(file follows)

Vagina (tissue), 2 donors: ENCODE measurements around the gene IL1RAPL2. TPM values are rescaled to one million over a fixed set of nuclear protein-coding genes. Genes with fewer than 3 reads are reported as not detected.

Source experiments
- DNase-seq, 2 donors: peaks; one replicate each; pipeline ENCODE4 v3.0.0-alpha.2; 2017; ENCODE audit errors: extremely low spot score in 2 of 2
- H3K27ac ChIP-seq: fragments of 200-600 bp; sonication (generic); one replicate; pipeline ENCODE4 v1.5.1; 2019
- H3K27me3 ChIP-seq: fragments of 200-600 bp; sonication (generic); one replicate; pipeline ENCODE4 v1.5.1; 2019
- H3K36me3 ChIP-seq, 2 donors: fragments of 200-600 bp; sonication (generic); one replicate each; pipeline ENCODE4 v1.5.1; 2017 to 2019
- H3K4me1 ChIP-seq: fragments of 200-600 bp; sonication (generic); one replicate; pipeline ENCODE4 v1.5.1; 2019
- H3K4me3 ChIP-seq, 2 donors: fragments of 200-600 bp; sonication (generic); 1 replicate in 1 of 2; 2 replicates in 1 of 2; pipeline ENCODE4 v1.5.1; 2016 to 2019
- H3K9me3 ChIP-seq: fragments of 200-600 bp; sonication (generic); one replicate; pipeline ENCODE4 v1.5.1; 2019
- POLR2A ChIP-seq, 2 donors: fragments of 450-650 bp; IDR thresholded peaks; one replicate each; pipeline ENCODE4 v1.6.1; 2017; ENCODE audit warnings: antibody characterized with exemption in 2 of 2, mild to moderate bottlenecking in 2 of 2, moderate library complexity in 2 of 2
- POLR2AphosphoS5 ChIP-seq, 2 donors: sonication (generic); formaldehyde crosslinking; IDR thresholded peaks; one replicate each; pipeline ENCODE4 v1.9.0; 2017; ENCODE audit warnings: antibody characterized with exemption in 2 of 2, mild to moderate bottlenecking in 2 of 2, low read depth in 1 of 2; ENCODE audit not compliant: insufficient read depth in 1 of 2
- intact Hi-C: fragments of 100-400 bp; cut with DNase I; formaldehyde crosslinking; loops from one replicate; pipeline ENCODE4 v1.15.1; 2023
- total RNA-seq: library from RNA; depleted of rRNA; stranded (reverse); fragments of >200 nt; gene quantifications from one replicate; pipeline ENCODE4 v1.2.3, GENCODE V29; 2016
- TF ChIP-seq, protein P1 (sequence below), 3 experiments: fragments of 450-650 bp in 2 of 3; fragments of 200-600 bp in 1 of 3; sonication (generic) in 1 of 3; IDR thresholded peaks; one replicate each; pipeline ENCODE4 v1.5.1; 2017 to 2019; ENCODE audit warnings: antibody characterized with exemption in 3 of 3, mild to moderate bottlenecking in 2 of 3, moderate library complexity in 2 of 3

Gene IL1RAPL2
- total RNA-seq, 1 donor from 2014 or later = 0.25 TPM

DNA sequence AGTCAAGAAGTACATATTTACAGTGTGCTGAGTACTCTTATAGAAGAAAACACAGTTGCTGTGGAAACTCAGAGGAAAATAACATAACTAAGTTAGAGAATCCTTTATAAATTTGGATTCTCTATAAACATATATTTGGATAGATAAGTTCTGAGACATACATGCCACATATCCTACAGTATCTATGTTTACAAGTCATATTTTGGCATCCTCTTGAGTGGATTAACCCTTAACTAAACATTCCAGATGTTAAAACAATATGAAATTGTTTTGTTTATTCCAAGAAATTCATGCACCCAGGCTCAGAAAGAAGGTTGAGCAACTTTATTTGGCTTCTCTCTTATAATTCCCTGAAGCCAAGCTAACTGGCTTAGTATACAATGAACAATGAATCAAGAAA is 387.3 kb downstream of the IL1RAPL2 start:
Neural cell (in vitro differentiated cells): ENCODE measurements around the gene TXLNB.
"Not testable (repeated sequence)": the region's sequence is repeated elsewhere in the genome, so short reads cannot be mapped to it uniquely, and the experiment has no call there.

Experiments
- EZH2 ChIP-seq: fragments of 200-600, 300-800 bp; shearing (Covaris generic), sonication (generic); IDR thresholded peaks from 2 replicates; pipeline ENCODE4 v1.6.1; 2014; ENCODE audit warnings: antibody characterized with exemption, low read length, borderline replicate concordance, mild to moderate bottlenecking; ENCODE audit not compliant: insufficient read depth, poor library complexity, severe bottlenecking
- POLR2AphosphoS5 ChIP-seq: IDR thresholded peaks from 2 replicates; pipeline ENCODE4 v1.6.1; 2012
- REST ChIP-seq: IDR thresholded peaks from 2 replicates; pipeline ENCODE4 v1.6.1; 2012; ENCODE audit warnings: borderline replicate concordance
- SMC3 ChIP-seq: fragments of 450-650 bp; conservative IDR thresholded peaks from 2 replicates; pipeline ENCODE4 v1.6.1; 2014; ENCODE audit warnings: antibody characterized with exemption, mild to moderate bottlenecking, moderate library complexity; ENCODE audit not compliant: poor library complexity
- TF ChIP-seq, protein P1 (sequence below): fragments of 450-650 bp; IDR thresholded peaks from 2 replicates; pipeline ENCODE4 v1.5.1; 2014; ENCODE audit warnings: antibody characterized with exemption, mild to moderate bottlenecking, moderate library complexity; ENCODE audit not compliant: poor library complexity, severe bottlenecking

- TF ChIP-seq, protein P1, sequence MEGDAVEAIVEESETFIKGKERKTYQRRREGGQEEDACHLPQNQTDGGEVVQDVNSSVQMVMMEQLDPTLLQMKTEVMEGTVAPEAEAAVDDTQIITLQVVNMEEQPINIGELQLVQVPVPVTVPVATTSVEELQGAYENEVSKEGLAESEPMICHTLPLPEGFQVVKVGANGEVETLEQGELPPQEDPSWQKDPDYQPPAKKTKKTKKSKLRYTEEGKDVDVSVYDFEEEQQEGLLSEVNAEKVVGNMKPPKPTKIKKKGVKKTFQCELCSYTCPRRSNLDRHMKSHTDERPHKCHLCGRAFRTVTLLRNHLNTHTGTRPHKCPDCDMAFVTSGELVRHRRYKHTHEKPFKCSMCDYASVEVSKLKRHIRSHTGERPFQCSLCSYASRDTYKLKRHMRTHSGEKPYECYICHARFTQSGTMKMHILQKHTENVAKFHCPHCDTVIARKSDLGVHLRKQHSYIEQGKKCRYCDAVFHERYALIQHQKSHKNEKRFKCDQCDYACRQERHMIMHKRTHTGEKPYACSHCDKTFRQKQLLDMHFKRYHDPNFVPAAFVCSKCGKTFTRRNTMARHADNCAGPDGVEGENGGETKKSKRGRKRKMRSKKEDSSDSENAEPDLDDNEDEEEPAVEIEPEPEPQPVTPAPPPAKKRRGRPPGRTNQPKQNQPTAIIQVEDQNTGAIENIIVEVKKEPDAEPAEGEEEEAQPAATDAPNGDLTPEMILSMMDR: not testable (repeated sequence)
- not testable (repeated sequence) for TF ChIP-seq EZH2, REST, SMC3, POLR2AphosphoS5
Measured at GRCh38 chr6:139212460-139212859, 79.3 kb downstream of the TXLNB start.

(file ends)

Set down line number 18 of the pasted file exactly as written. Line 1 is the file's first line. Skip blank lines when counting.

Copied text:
Neural cell (in vitro differentiated cells): ENCODE measurements around the gene TXLNB.